MEP Andrew Duff has set about to change things up a little bit in the way EU elections are run. Amongst other things, he proposes that a number of MEPs from lists put together by the European parties to be voted on at the EU-level and not the member-state level. Whether this is done automatically (ie if someone votes for a national party part of the EPP, his vote goes to the EPP automtically, or whether voters have to check an additional box indicating which party at the EU level they vote for) is not clear at this point.
This proposition gives parties, and Europe itself a chance to go transnational and achieve a cross-border connection between member states. Interesting, and positive for Europe. Thumbs up!
A new electoral procedure for re-enforced European democracy
With the European elections approaching in June 2009 we cannot but face up the fact that that though the European Parliament is among the most appreciated of the European institutions according to recent Eurostat survey, it is also one of the least visible. This has been proven by the constantly dwindling voter turnout since the first election by direct universal suffrage in 1979.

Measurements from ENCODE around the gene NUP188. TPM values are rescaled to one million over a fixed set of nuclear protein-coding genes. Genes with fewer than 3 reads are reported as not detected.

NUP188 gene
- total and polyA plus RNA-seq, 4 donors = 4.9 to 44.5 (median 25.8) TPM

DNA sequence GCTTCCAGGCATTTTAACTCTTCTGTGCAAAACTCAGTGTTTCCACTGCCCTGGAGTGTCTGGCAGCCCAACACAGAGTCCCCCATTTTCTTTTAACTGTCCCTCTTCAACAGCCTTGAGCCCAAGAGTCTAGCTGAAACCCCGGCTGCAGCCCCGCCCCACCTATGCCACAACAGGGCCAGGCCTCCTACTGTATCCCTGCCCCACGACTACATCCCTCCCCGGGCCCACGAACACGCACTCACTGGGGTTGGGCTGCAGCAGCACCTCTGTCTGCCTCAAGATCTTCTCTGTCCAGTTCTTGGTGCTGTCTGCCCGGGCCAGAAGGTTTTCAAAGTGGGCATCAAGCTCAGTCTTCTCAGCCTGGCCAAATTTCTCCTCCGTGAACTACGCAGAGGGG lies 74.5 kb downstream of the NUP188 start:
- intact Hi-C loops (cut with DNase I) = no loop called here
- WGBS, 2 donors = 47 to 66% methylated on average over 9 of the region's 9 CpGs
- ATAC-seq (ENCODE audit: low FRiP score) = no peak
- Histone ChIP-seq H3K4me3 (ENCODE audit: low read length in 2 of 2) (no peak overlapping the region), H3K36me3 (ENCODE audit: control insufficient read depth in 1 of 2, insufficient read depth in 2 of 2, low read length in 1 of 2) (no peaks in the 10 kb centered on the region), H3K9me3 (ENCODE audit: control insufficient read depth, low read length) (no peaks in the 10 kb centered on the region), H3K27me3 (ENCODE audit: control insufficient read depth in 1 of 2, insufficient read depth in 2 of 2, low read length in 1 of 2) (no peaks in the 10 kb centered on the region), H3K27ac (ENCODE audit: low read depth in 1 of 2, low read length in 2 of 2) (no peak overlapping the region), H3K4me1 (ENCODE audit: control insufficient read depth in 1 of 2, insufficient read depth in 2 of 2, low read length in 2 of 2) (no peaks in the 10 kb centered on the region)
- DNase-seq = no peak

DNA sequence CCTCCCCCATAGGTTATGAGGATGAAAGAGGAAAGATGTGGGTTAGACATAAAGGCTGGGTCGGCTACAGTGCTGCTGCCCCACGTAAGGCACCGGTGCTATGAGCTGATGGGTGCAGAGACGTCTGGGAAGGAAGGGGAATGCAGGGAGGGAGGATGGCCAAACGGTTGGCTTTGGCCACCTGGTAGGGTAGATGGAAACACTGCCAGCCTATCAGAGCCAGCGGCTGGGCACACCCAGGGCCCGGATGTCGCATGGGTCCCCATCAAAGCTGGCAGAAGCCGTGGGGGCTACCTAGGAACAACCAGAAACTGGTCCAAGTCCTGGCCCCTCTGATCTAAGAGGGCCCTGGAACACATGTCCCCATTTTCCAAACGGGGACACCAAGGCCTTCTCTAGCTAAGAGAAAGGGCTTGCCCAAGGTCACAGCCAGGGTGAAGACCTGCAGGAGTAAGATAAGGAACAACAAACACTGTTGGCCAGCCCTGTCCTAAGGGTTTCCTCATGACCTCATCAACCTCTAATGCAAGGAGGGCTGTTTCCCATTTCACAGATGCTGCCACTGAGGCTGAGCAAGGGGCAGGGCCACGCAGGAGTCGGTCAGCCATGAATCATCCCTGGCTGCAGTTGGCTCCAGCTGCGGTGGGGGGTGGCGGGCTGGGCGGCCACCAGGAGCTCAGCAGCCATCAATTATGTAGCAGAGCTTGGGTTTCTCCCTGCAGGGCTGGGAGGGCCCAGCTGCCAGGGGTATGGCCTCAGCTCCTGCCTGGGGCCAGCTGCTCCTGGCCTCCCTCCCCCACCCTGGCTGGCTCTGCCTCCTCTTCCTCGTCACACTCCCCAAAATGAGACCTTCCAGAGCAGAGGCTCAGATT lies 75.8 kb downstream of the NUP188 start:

This situation is not irreversible. Beyond the characteristics of the campaigning political parties there are objective reasons for this voter disaffection. Reasons were identified and specific proposals to remedy this outlined by the ALDE spokesman for Constitutional Affairs, Andrew DUFF (Lib Dem, United Kingdom).
Mr Duff will present his report proposing to modify the 1976 act concerning the election of members of the European Parliament. This report will be debated on the same afternoon in the Committee on Constitutional Affairs (AFCO) in the European Parliament.
Duff’s key proposal is the establishment, in time for the 2014 elections, of a small number of MEPs elected from EU-wide lists drawn up by the European political parties. This reform, he believes, will transform the character of the European elections campaigns and allow the transnational political parties to come of age. Duff also proposes, to bring forward the date of the elections from June to May to allow the newly elected Parliament to start working over the summer. The proposals also include concentrating of Europe’s polling days over one weekend, rather than a week, in order to focus a greater degree of attention on the event, emphasize what is at stake for the electorate. Duff also calls to facilitate voting for EU citizens residing in another EU country and for a regular revision of the number of MEPs per country in order to reflect demographic trends and to maintain a fair balance in the representation of Member States.